By Ashley Beth
In this post-counter culture age, where the Druggery and Decadence of the Sixties, or as my generation sees it, the Designated Play Time our parents got to enjoy, resulted with Nixon signing a federal Controlled Substance Act in 1970; the name Hunter S Thompson seems to be an obvious one. Omniscient, even. His face on motivational posters regarding professionalism, his Johnny Depp portrayed likeness with sun hat and cigarette holder, with special appearances from Bill Murray and cameos in Doonesbury comics.
He was a Flame of Freedom at a time when Freedom seemed impossible. With typewriter and Wild Turkey in hand, he led a generation of babies created from the booming industry of the World War II effort across country to the Pacific Coast, like the Pied Piper of Professional Partying, just in time to see the Wave roll back into a span of decades where the wake of such a wave would provide enough disco room and fleeting memories and lingering Hendrix notes for everyone to cling to each swirl of smoke and live recording from Woodstock spilling through our hands as we try to cling onto those memories. You know that awesome, poignant point you are going to make as you sit in a smokey circle with your buddies until suddenly the thought slowly slips away and the more you try to chase it the further down the axion it goes until it is bureaucratically tabled in the hippocampic terminus of short-term memory loss? Ya, it must have felt something like that.
Hunter was an inspiration to many. A tall, gun shooting, walking example of permission to the Rest of Us to Live Free or Die. It is my hypothesis that these traits are what made him so memorable and why Hunter has reached such legendary status that as I type this article I am thinking about my 15 hour drive last month to celebrate the Writer Himself, in his hometown of Louisville, KY, which he shares with yet another superlative, historical figure, Mohammed Ali. Why everyone seems to have some tattoo or otherwise tribute to Hunter. Why people know where Bartsow is. Why the words “Bat Country” produce a knowing giggle from any colorful personality in a hotel room lobby or recreational acid trip. Hunter S. Thompson became the Toner which would Lift the American Spirit of the latter half of the 20th century into a Technicolor dreamcoat with cigarette burns, a sporting event ticket in pocket and ‘Hell’s Angels’ cut on the back.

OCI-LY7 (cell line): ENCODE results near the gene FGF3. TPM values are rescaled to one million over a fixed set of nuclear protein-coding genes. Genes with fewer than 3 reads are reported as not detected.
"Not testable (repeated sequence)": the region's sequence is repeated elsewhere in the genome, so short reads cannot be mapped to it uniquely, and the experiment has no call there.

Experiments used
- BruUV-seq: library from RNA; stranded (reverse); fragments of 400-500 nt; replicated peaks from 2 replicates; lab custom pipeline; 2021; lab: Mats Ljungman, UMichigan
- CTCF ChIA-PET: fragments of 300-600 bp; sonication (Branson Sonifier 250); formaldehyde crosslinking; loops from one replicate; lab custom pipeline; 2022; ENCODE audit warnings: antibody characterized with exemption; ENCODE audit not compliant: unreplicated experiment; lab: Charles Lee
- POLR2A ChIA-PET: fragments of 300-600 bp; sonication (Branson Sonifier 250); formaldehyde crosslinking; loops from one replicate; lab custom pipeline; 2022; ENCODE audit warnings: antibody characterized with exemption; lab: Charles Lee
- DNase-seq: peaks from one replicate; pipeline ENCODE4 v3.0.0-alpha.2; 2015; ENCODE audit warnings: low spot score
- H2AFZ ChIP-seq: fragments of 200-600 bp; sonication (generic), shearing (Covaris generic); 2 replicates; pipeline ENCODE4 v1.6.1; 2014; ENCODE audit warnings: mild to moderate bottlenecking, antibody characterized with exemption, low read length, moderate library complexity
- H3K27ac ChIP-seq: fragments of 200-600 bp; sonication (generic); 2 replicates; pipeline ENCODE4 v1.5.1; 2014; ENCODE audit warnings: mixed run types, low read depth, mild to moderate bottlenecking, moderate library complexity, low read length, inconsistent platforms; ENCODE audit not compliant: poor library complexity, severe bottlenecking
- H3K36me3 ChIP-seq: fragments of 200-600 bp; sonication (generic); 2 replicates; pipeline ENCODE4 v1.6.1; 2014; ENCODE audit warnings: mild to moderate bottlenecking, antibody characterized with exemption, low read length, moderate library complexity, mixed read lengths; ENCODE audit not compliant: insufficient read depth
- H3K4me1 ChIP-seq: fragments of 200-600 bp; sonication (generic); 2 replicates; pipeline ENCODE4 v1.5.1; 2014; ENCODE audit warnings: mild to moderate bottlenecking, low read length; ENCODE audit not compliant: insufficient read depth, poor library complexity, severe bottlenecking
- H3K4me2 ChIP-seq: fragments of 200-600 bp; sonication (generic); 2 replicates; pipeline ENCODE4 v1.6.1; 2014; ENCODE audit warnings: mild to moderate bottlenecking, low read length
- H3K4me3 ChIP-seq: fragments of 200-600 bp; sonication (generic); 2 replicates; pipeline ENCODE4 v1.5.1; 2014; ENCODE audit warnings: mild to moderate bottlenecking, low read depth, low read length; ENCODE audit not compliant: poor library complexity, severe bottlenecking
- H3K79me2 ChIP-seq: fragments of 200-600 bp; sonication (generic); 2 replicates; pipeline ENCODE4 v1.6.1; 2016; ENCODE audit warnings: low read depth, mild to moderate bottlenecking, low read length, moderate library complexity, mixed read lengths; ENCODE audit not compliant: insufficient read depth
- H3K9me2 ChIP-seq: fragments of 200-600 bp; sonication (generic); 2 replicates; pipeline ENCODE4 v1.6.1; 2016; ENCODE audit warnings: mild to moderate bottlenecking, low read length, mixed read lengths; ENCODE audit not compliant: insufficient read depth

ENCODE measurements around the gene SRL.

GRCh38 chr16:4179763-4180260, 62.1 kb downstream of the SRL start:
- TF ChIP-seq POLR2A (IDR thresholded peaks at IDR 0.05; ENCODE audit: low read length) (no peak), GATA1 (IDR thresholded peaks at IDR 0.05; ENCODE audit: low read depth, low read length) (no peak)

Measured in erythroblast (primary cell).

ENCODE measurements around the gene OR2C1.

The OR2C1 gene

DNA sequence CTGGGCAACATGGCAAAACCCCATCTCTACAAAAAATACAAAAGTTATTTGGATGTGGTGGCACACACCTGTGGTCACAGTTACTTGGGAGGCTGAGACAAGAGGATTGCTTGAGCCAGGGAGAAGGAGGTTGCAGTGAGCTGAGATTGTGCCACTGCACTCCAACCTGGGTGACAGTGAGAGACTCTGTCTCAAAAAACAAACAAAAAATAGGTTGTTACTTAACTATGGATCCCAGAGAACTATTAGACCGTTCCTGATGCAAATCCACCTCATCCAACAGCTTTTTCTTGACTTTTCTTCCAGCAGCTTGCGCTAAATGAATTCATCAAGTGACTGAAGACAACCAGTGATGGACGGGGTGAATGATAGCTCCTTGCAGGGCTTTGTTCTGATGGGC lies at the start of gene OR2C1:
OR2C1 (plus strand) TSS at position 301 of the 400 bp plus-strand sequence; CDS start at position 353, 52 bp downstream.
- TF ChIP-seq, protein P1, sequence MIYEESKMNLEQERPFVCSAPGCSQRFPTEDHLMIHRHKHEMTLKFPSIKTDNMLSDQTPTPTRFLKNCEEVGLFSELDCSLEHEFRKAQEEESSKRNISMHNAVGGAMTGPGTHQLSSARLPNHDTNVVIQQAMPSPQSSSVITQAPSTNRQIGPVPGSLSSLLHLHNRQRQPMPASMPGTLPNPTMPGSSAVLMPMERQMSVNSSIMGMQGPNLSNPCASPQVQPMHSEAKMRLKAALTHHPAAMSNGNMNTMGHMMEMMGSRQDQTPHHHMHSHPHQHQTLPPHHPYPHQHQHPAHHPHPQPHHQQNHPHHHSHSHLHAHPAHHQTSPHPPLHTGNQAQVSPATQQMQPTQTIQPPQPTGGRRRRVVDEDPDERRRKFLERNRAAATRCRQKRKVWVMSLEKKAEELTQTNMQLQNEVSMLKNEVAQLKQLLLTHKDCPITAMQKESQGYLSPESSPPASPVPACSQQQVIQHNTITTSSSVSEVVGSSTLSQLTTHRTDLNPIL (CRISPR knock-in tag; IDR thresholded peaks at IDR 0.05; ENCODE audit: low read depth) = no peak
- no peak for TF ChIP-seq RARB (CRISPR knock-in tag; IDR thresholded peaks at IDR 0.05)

But why should you keep reading past my obligatory yet generic tribute to a man who I still need to describe as ‘The Fear and Loathing guy’ at my workspace in order to gather even the slightest glimpse of recognition as to the Legend of Himself? It’s because I want to add onto the pig pile of data indicating that Hunter S. Thompson had a heavy hand in the shaping of the rebirth and resuscitation of the modern American Spirit. From your first incarceration resulting from that first rebel group of friends you made at that one party where you watched Fear and Loathing while sipping your first beer, well, right down to the Muppet Babies. That’s right. When Jim Henson created the Muppet characters in the 60s, many of them, Kermit the Frog, Miss Piggy, Fozzie Bear, came to life as satires of personalities one could find if they went to enough parties in enough cities in our tumultuous 60s Amurrica. After all, who among us does not know a diva like Miss Piggy, a nice guy who always seems to finish last like Kermit the Frog or an impulsive, primitive-brained male who is compelled to respond bellowingly to any attractive stimuli, like Animal. “WOMAN!!!!!!!!” I mean, you can almost predict what Animal 2015 would be shouting . “FACEBOOK NOTIFICATION!!” “LIIIIIKES!” “BRAIIIIIIINS!!!” ……………case in point.
And then there’s The Great Gonzo. Let’s first state the obvious token outfit Gonzo would often be featured in. Hawaiian shirt, Aviator sunglasses and a sunhat. He lived in the desert with his ‘Chicks……….’ He was obsessed with canons, launching devices and generally anything that went ‘BOOM!’ He was fun-loving, had a death wish and was often maniacal in nature. “”I shall now eat a rubber tire to the music of The Flight of the Bumblebee…music, maestro!” He was the crazy one. The one with a hair brain schemed to get the Muppets out of whatever caper they had fallen into this time and while his ideas were often dismissed as silly, he often came to the Muppets’ rescue in the end.